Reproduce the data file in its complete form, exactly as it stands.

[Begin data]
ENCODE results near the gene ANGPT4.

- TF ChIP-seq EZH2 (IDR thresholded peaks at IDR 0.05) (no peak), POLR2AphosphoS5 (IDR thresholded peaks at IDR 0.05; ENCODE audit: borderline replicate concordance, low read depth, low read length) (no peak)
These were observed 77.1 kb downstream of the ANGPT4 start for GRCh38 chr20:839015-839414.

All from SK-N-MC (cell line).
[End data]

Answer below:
ENCODE results near the gene ANGPT4.

- TF ChIP-seq EZH2 (IDR thresholded peaks at IDR 0.05) (no peak), POLR2AphosphoS5 (IDR thresholded peaks at IDR 0.05; ENCODE audit: borderline replicate concordance, low read depth, low read length) (no peak)
These were observed 77.1 kb downstream of the ANGPT4 start for GRCh38 chr20:839015-839414.

All from SK-N-MC (cell line).